Bid to repopulate giant clams on Singapore's reefs

Team of biologists aims to put back hundreds to add to marine diversity
Jose Hong Straits Times 21 Apr 12;

BEFORE dawn broke last Monday, Ms Neo Mei Lin and Ms Kareen Vicentuan set off on a yacht from Sentosa on a 45-minute journey.

Taking advantage of the low spring tide, they anchored just off Terumbu Pempang Tengah, a submerged reef near the southern islands, before piloting a rubber dinghy onto the reef flat.

Their mission? To search for a creature once abundant in Singapore but now rarely seen - the giant clam.

Ms Neo, 25, a PhD student, and Ms Vicentuan, 31, a research assistant, both from the National University of Singapore (NUS), are part of a small team of biologists that wants to repopulate Singapore's coral reefs with hundreds of giant clams, organisms which contribute to the reefs' complexity.

But to do this, the biologists need to spawn clams of local origin. To do that, they first need to find them.

This project is funded by the National Parks Board, and its principal investigator, Dr Peter Todd, said that the results are important for Singapore's marine biodiversity.

'From the evidence of our research, we are certain that giant clams were once abundant in Singapore,' said Dr Todd, 45, an assistant professor in the NUS' department of biological sciences.

Old records dating back to the mid- 1850s indicate that the waters around Singapore used to have five species of giant clam, he said. In the 1950s, the clams could still be easily seen from the shore.

'We have lost a lot of reefs, where the clams live, due to land reclamation. Furthermore, the waters around Singapore have more sediment in them than they used to, which reduces light penetration,' Dr Todd explained.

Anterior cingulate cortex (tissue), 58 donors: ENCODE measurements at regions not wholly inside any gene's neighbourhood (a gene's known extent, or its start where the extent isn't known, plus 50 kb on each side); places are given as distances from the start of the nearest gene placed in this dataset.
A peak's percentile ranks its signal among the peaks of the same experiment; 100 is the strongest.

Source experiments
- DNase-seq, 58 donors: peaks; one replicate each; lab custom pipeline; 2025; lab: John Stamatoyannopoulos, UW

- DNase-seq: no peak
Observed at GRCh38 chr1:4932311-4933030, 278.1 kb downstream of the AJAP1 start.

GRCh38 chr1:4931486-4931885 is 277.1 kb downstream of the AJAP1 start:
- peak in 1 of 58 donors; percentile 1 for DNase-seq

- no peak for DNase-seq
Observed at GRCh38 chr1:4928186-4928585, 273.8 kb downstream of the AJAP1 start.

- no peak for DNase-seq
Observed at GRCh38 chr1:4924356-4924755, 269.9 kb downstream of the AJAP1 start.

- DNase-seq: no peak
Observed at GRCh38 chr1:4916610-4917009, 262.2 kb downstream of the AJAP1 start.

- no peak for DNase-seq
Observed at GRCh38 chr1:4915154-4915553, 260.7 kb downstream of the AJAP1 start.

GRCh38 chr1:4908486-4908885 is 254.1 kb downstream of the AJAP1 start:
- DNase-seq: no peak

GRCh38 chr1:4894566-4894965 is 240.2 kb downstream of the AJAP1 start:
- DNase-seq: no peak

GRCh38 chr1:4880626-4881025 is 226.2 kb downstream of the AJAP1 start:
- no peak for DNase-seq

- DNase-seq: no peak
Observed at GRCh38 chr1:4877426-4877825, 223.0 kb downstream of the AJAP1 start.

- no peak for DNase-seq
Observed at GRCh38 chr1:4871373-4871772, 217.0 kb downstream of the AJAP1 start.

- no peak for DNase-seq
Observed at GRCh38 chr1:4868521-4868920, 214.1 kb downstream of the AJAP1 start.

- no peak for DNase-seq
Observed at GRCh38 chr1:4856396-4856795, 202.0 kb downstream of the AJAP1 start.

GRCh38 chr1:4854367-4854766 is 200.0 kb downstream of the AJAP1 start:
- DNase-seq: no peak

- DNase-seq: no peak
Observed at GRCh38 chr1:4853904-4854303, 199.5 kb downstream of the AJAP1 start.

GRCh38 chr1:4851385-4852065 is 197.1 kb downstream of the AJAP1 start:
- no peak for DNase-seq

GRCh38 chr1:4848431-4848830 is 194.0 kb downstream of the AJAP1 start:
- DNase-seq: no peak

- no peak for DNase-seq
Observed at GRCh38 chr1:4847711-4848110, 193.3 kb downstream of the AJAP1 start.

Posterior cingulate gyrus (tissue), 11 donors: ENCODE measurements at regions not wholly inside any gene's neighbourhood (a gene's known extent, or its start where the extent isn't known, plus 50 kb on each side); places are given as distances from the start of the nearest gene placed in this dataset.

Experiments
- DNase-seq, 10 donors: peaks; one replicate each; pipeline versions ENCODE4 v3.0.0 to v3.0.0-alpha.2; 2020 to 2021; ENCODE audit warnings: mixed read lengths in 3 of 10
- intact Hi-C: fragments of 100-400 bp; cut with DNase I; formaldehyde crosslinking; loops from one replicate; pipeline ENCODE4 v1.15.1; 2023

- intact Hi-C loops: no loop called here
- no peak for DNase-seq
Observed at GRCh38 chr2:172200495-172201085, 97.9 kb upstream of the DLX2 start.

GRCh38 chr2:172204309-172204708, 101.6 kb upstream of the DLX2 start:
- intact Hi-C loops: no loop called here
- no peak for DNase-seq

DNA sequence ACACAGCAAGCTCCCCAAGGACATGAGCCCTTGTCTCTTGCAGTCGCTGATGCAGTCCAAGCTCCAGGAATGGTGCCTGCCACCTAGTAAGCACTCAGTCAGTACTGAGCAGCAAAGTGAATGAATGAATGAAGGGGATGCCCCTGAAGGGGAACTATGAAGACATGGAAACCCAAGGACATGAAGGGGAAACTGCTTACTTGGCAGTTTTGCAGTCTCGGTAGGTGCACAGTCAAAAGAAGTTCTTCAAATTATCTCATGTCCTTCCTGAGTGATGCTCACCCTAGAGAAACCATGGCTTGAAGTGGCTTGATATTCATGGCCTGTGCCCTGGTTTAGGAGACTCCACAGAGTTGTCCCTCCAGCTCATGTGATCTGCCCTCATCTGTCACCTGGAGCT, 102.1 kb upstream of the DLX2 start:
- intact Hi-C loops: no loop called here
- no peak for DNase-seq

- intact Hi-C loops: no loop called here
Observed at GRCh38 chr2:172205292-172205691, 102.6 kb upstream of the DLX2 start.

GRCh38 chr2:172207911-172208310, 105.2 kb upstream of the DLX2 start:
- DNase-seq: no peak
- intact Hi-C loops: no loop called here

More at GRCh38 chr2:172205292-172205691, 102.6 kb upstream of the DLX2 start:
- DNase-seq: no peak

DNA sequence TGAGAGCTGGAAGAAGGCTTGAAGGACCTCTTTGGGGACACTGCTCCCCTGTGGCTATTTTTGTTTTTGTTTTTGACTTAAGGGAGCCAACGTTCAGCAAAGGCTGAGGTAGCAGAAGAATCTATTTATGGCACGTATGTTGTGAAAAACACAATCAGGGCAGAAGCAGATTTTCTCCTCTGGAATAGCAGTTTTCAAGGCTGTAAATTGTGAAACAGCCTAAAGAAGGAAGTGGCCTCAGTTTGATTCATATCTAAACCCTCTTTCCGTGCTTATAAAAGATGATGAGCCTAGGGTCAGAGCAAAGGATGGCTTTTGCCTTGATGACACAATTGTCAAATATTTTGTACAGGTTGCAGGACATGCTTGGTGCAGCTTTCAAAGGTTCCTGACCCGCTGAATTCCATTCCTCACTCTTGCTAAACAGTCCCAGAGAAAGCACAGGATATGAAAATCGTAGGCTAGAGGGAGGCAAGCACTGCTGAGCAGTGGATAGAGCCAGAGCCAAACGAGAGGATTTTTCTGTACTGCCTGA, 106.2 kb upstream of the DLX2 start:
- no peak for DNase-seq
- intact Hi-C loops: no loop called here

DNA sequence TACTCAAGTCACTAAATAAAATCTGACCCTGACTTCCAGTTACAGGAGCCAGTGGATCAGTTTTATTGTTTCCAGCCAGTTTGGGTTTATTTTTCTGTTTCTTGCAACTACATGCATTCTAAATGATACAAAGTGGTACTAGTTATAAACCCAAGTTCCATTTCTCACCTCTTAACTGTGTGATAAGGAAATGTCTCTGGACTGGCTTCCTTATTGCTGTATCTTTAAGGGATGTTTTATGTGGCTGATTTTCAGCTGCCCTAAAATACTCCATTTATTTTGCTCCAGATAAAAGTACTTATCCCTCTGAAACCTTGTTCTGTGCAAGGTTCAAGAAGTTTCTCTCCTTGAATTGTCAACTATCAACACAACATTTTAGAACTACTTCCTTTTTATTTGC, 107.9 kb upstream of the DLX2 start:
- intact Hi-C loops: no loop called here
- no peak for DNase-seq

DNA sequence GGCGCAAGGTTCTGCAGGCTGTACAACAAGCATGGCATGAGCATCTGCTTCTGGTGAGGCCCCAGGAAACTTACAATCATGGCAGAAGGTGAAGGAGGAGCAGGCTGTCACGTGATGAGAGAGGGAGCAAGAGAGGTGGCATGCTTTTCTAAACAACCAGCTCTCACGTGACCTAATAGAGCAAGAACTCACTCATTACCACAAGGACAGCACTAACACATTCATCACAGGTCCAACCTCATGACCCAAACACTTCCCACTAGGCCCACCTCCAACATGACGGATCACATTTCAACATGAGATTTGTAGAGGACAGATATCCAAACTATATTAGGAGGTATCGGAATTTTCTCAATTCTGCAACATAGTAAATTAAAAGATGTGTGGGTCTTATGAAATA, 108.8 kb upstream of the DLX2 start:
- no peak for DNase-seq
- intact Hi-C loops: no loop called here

'As the clams photosynthesise, they need light, so that may have contributed to their decline.'

Another problem of sedimentation on the reefs, he added, was that it could cover up solid substrate, which clam larvae need to attach themselves to as they develop.

Lastly, he noted that the harvesting of clams for food likely contributed to their decline.

When Ms Neo surveyed 87,500 sq m of Singapore's coral reefs in 2009 and 2010, she found only 59 individual clams of two species.

'The aim of the project is to put back what we lost,' said Dr Todd.

Last Monday, using GPS coordinates from previous expeditions, the two researchers found one small specimen of Tridacna squamosa, otherwise known as the fluted giant clam for the leaf-like projections on its shell, but left it alone as it was too young to breed. After another 20 minutes, they found another fluted giant clam large enough to be brought back to the Tropical Marine Science Institute on St John's Island. Marking it, they went to look for others.

In the 11/2 hours of remaining low tide, two Tridacna crocea, otherwise known as the burrowing giant clam, were found, and their locations recorded. But when the tide came in, the duo returned to the marked fluted giant clam.

Soon, they separated the giant clam from its base and put it into a container, ready to be transported to the lab.

There, giant clams, some local and some from overseas, will be induced to breed, their offspring raised, and experiments conducted to see how they can be transplanted onto Singapore's reefs.

It will, however, be a long time before the team knows if the placement of giant clams has been successful. Said Ms Neo: 'Realistically, it will take seven to 10 years to know if this will work.'

But as long as giant clams can grow once again on the reefs, the team will be happy. 'The wait will definitely be worth it,' she said.